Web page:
Recirculation cells for granular flow in cylindrical rotating tumblers

Umberto D'Ortona, Nathalie Thomas, Richard M. Lueptow

Research output: Contribution to journalArticlepeer-review

1 Scopus citations


To better understand the velocity field and flowing layer structure, we have performed a detailed discrete element method study of the flow of monodisperse particles in a partially filled three-dimensional cylindrical rotating tumblers. Similar to what occurs near the poles in spherical and conical tumblers, recirculation cells (secondary flows) develop near the flat endwalls of a cylindrical tumbler in which particles near the surface drift axially toward the endwall, while particles deeper in the flowing layer drift axially toward the midlength of the tumbler. Another recirculation cell with the opposite sense develops next to each endwall recirculation cell, extending to the midlength of the tumbler. For a long enough tumbler, each endwall cell is about one quarter of the tumbler diameter in length. Endwall cells are insensitive to tumbler length and relatively insensitive to rotation speed (so long as the flowing layer remains flat and continuously flowing) or fill level (from 25% to 50% full). However, for shorter tumblers (0.5 to 1.0 length/diameter aspect ratio) the endwall cell size does not change much, while center cells reduce their size and eventually disappear for the shortest tumblers. For longer tumblers (length/diameter aspect ratio larger than 2), a stagnation zone appears in between the central cells. These results provide insight into the mixing of monodisperse particles in rotating cylindrical tumblers as well as the frictional effects of the tumbler endwalls.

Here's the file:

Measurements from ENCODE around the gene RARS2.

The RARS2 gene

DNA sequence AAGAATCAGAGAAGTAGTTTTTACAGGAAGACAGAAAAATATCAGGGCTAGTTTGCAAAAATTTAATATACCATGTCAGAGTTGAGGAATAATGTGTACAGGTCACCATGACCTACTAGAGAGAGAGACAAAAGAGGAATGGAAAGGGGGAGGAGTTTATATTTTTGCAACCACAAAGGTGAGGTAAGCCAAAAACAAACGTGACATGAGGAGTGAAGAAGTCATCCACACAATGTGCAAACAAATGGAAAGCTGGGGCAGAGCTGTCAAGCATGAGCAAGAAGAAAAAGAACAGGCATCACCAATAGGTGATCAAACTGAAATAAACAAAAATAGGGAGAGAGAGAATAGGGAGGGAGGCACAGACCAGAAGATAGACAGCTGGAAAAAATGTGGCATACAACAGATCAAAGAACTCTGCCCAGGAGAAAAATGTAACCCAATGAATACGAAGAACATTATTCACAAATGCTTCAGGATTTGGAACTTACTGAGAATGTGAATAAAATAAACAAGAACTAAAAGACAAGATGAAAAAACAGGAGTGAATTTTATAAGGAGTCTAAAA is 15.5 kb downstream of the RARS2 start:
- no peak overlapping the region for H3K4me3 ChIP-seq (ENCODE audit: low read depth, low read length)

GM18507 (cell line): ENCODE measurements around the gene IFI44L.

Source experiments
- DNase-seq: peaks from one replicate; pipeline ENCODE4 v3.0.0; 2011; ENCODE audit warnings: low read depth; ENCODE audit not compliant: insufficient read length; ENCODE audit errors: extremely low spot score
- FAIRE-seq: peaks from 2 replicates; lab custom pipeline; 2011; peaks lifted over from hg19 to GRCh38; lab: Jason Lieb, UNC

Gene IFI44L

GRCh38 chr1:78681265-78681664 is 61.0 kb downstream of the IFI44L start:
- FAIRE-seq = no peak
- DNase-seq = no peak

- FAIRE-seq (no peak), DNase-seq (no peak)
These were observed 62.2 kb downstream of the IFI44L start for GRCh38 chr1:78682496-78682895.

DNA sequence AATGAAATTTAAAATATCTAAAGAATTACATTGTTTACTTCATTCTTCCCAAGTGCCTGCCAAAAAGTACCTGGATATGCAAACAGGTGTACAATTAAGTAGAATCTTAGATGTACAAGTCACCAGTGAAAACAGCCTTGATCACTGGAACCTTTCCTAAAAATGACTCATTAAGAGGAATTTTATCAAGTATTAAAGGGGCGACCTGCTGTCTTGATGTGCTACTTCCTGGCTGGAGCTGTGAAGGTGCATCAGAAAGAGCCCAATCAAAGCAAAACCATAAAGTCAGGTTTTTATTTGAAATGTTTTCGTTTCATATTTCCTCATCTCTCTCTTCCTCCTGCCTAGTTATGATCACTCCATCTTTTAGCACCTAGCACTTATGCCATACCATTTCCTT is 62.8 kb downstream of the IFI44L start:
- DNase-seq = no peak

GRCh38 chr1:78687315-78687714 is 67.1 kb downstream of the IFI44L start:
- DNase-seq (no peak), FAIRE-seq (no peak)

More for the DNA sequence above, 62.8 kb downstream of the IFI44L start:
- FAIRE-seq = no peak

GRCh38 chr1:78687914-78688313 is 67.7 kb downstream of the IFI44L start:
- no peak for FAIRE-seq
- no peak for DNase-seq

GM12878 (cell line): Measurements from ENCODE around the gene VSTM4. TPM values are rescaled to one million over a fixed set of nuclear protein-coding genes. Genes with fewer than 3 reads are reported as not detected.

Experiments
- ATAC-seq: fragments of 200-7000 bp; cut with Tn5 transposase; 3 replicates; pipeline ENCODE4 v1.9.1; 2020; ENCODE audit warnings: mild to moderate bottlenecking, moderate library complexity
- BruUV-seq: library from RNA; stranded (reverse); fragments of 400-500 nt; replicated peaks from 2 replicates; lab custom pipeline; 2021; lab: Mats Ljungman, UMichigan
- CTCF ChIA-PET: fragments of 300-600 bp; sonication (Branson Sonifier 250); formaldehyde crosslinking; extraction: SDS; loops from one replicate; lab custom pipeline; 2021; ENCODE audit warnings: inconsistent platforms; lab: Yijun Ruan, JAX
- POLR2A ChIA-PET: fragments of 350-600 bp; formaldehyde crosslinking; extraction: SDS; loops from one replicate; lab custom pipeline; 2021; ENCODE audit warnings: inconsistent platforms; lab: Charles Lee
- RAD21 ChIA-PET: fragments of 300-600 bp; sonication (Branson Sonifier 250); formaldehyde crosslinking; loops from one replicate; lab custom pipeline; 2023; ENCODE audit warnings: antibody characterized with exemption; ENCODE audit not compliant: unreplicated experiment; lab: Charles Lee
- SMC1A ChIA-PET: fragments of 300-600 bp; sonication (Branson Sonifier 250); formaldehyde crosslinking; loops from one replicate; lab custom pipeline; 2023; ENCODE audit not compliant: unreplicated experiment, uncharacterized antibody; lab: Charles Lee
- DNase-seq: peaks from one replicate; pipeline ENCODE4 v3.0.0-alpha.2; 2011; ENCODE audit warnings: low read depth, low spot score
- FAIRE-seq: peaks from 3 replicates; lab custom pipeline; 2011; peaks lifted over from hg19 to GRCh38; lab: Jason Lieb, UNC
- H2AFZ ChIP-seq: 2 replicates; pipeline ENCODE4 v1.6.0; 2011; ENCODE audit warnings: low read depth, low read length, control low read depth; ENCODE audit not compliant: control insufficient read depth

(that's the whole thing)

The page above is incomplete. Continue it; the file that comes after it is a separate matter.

Original languageEnglish (US)
Article number052904
JournalPhysical Review E
Issue number5
StatePublished - May 31 2018

ASJC Scopus subject areas

  • Statistical and Nonlinear Physics
  • Statistics and Probability
  • Condensed Matter Physics

Fingerprint Dive into the research topics of 'Recirculation cells for granular flow in cylindrical rotating tumblers'. Together they form a unique fingerprint.

Cite this